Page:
International Society for Science & Religion - Library Project

The Emergence of a Scientific Culture: Science and the Shaping of Modernity 1210-1685

by Stephen Gaukroger

Introductory Essay by Peter Harrison

While this book is devoted to a range of issues in the history of science, it is of particular importance to those with an interest in science-religion relations, and for a number of reasons. At the most general level, it challenges the common assumption – albeit one that most historians of science now routinely reject – that the emergence and growth of the modern sciences was established through a distancing of science from religion, and through an increasing secularisation of the study of nature. Rather, Gaukroger argues, what we encounter in the period that witnessed the birth of modern science is a new partnership between the sciences and religion – one in which science is able to harness the legitimizing power of religion and represent itself as fulfilling key religious functions. 

Related to this general claim is the striking way in which this book frames the question of the uniqueness of Western science. Gaukroger contends that instead of focusing on the issue of the origins of science, we ought to look carefully at the less obvious question of the persistence and consolidation of science. Comparative history suggests that science had many ‘false starts’. When we consider the history of science in other cultures – in the classical and Hellenistic worlds, China, the medieval Islamic world, and medieval Paris and Oxford – what we see is a ‘boom-bust’ pattern, where the study of nature is but one activity amongst others, and in which science competes for attention with other cultural activities. Interest in the sciences is sporadic and displays no pattern of growth. In the West from the seventeenth century onwards, however, we encounter a markedly different pattern – an unprecedented consolidation and growth of scientific activity. In time, science triumphs over all other cultural competitors and establishes its own cognitive standards as the ones to which all other activities must conform.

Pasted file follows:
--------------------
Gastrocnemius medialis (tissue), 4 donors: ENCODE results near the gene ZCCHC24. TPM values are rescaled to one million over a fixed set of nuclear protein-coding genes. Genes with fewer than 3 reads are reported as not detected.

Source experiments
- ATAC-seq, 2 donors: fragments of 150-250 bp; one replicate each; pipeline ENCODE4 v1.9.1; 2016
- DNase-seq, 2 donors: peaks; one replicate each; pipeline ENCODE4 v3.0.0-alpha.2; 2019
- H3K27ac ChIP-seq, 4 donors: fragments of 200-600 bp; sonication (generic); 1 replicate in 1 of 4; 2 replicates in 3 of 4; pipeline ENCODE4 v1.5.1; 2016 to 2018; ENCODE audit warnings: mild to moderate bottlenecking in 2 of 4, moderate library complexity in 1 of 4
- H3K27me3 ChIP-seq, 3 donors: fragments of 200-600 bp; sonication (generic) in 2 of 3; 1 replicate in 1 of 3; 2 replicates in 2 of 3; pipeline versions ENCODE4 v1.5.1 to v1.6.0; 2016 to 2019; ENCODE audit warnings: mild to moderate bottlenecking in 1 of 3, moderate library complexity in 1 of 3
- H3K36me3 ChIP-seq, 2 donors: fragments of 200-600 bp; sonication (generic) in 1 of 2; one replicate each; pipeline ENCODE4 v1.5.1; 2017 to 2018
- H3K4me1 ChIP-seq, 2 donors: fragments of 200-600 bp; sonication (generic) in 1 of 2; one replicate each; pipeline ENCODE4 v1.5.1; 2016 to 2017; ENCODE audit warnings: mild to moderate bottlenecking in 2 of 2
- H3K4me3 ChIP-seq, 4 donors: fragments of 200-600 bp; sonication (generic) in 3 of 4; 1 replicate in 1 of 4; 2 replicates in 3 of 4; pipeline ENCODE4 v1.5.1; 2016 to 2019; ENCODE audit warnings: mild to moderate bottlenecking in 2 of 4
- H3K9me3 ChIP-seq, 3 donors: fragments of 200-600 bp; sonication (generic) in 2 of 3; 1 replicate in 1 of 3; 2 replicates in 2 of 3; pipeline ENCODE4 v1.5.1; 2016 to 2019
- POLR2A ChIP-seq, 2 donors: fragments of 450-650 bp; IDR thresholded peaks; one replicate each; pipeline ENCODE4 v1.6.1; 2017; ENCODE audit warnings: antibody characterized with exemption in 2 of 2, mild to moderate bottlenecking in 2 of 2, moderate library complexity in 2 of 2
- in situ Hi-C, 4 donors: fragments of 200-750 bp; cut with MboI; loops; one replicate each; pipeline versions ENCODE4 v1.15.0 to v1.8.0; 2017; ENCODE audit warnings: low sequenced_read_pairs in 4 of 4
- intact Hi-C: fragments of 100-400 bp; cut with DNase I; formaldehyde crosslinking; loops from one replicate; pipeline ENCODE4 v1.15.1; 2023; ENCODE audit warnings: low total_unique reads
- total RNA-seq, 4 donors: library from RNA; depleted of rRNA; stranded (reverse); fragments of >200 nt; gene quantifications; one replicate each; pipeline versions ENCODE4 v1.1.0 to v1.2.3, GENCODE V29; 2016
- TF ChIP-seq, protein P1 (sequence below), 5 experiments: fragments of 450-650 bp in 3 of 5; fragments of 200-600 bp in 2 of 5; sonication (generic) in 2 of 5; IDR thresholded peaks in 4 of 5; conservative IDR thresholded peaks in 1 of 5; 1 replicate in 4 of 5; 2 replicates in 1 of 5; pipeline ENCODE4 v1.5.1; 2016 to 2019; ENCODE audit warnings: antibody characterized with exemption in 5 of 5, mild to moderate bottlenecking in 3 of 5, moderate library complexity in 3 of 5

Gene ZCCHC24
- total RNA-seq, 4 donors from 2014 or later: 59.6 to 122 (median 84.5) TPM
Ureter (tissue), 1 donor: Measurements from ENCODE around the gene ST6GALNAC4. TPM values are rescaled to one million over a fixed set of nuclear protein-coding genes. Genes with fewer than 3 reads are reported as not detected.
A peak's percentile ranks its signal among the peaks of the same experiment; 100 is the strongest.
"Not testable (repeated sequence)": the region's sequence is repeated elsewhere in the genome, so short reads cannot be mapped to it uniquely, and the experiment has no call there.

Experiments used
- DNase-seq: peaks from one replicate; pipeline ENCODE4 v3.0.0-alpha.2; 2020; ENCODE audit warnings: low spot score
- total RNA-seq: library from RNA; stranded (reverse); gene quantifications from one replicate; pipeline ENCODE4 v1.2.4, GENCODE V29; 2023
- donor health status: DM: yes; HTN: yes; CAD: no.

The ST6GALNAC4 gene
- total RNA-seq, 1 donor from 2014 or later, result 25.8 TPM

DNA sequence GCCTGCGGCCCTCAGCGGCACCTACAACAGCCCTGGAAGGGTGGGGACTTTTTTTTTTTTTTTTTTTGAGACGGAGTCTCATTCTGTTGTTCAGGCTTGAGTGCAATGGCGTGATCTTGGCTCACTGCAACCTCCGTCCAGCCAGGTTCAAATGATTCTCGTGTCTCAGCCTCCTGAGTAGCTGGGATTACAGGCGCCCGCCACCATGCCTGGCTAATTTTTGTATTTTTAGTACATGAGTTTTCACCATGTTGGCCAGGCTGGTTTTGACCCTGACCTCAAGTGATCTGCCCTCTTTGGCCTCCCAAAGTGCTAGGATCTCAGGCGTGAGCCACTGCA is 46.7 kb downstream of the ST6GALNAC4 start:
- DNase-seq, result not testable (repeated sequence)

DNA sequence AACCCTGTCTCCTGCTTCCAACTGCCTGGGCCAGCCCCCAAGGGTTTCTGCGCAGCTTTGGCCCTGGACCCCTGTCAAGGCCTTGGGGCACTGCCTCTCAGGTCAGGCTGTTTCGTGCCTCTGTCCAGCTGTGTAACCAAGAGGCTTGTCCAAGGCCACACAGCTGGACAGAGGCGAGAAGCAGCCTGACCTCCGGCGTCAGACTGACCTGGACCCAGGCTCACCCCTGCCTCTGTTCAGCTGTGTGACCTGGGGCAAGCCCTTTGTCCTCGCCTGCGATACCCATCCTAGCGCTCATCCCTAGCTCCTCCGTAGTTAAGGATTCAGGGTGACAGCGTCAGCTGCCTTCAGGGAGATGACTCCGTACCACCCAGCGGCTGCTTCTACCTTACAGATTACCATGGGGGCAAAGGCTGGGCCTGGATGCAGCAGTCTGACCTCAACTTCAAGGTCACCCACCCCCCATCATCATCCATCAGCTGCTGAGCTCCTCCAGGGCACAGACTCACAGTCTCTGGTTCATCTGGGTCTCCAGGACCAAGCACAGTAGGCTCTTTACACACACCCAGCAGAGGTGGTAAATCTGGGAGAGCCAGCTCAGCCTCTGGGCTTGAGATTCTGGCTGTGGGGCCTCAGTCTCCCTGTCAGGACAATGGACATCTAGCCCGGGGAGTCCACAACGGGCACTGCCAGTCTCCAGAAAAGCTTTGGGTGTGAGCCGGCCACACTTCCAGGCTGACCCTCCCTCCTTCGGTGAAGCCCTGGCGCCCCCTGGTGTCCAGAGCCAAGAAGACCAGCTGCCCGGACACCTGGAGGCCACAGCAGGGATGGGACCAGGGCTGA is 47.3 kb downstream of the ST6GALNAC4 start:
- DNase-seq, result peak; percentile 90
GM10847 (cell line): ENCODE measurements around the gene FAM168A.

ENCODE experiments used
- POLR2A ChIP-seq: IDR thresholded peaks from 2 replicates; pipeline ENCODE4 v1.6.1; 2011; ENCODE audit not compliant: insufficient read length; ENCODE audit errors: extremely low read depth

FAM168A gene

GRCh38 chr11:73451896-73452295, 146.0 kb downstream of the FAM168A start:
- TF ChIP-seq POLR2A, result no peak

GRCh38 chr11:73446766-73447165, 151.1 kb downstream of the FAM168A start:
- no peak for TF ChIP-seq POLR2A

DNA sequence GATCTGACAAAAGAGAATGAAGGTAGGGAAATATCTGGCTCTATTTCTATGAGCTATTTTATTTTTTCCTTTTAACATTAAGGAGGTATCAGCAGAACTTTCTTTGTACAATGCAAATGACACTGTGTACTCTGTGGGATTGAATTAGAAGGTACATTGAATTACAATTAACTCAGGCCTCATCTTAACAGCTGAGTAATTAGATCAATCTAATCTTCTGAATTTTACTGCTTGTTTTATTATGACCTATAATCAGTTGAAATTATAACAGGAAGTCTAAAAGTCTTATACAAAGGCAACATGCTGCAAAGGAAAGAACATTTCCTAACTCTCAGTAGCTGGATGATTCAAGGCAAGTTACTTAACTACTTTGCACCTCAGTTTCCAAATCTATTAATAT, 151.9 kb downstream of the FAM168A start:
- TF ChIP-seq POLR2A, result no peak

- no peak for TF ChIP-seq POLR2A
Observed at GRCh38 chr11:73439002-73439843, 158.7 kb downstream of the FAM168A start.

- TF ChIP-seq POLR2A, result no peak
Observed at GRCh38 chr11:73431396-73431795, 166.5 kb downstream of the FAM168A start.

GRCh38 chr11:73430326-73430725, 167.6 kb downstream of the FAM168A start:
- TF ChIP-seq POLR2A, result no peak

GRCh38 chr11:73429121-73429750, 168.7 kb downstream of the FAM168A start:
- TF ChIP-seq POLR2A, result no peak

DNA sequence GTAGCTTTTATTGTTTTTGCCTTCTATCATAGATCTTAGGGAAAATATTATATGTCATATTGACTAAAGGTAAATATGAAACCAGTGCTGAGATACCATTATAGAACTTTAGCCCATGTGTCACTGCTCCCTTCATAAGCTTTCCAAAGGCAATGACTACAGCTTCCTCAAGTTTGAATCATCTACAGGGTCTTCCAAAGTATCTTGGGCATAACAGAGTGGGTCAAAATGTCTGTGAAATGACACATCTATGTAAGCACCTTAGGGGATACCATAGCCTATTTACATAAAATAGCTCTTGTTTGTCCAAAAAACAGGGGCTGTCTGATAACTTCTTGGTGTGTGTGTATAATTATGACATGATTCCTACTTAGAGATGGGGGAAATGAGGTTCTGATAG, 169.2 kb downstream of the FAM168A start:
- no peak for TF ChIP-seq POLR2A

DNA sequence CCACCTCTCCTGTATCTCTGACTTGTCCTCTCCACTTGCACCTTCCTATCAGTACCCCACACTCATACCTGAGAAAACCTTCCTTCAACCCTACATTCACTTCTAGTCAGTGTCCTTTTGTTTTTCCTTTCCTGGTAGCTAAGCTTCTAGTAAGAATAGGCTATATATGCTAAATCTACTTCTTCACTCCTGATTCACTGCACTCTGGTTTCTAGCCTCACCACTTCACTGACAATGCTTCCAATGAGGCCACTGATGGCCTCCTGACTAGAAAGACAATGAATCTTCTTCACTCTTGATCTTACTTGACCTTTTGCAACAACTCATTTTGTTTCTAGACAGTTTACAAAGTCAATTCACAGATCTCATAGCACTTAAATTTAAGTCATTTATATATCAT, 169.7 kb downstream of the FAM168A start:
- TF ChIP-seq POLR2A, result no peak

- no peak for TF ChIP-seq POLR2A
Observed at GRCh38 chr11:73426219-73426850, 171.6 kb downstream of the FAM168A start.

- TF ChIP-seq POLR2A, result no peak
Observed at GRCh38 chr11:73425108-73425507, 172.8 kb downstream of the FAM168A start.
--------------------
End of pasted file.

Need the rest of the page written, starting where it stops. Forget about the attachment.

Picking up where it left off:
How is this distinctive pattern of scientific growth to be explained? It is tempting to assume that the new science was self-evidently ‘a good thing’, and that the case for its rise to prominence was made by contributions to technology and human welfare. However, in the early modern period, the record of the sciences in this regard was poor, and a number of critics pointed this out. Gaukroger argues that science was able to consolidate its position as a culturally beneficial enterprise because it drew upon religious values to lend itself social legitimacy. In time, of course, science no longer needed this kind of support and the story of the secular origins of science became plausible because of a kind of historical amnesia about its true origins and development. What this book clearly demonstrates is that the unique pattern of scientific development in the West had less to do with great discoveries and inventions than with the values that underpin scientific activity and guarantee its longevity. At the birth of science, those values were religious ones.

Much more could be said about this wonderful book which is rich in detail and stimulating ideas, and is informed by deeply impressive scholarship.   It is essential reading for those interested in science, religion and Western modernity.